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Big Sioux River Crests Below Projections - Major Flooding Avoided





 

          Office of Gov. Dennis Daugaard

500 E. Capitol Ave.

Pierre, S.D. 57501

(605) 773-3212

www.sd.gov

 

 

 

 

FOR IMMEDIATE RELEASE: Friday, June 20, 2014

CONTACT:  Tony Venhuizen or Kelsey Pritchard at 605-773-3212

 

 

Big Sioux River Crests Below Projections;

Major Flooding Avoided

 

PIERRE, S.D. – The Big Sioux River crested early Friday well below a record level, sparing residents of southeast South Dakota potentially major flooding, Lt. Gov. Matt Michels told reporters this afternoon.

 

The river crest, which came about 1 a.m. on Friday, was about 3.5 feet short of the forecast record level. Because no flood water reached Interstate 29, state crews were able to re-open the highway Friday afternoon. It had been closed on Thursday to facilitate levee building as protection against the anticipated record water level.

 

“We are extremely thankful that the flows were lower than forecast and residents of this area were spared major flooding,’’ Lt. Gov. Michels said. “In these situations, you do all you can to prepare for the worst. Then you hope for the best. Many, many good people worked diligently to prepare for the worst. Fortunately, that didn’t happen.’’

 

Early in the week, the forecast crest was about 109 feet. The actual crest was 105.6 feet. Three key factors contributed to the lower crest:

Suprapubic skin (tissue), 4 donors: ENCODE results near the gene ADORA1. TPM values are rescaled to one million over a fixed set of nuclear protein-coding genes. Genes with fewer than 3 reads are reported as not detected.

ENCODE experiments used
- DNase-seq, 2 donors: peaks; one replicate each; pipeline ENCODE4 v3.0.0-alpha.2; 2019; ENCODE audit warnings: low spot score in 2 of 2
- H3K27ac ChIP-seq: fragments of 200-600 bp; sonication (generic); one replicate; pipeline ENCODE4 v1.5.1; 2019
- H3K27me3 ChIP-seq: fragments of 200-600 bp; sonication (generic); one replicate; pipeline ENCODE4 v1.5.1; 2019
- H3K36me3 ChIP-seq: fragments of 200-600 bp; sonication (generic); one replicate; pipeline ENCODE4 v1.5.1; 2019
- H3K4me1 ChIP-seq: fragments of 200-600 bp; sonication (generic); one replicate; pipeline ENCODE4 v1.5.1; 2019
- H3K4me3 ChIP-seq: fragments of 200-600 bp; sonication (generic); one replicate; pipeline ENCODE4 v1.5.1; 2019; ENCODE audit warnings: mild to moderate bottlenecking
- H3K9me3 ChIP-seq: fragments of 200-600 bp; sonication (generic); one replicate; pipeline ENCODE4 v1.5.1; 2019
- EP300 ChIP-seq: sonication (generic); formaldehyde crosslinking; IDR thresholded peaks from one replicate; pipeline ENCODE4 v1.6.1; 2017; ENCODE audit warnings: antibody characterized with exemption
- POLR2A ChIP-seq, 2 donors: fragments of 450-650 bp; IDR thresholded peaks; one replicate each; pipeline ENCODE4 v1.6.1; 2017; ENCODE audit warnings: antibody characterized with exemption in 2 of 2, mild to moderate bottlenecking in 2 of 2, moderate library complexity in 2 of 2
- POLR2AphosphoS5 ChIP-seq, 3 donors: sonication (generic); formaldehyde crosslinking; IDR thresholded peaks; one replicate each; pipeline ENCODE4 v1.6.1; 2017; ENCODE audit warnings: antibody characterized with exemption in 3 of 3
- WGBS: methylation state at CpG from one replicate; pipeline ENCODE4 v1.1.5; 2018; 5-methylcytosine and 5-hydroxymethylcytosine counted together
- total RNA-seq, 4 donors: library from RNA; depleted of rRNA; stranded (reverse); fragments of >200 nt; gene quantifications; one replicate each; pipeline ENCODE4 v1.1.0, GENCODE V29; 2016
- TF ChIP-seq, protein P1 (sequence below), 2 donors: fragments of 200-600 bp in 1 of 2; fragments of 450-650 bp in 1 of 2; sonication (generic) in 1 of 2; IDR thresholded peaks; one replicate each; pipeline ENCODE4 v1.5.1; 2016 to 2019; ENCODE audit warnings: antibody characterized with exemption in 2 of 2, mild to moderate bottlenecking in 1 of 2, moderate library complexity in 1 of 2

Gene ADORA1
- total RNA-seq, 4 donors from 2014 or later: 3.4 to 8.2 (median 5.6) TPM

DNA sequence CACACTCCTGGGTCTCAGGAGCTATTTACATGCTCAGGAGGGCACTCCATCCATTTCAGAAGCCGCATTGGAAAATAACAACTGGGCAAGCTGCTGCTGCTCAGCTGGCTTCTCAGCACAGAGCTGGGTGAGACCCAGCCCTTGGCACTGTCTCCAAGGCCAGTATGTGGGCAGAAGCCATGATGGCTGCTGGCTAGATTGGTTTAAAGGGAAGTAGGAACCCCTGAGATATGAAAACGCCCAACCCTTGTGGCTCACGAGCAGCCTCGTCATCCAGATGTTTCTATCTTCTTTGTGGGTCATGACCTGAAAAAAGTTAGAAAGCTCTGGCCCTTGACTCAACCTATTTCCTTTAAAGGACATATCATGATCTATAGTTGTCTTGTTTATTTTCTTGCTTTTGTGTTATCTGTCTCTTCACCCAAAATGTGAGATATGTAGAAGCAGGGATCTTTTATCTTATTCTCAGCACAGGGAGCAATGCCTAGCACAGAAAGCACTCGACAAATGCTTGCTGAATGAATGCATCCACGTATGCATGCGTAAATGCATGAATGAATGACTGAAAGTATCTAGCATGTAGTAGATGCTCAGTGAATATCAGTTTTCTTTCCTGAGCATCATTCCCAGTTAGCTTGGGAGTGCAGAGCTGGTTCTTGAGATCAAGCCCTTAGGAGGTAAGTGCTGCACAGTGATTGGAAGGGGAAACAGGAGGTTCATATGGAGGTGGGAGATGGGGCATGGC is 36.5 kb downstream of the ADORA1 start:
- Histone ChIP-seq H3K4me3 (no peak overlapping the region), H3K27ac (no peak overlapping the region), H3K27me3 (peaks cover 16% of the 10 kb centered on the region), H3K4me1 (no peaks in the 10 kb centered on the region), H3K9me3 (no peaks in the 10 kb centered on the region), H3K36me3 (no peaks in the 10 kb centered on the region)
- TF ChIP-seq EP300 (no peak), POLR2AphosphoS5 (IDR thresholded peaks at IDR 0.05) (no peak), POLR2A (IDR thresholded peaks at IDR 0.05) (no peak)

• Some of the water flowing down stream above North Sioux City dispersed out of the channel and into the floodplain because of a levee breach near Akron, Iowa. That reduced the amount of water that reached North Sioux City.
  • Less rain than had been forecast fell Wednesday and Thursday over the Big Sioux basin.
  • Less rain than forecast also fell in the watershed of the tributaries that flow into the Missouri River below Yankton. That, combined with the U.S. Army Corps of Engineers decision to reduce flows from Gavins Point Dam near Yankton, cut the amount of water flowing down that channel. That resulted in a somewhat lower flow where the Missouri and Big Sioux rivers meet below North Sioux City.

 

“Sometimes, when you work hard to protect yourself and your loved ones, you also catch a break,’’ Michels said. “We caught two or three, and I can’t tell you how good that makes me feel.’’

 

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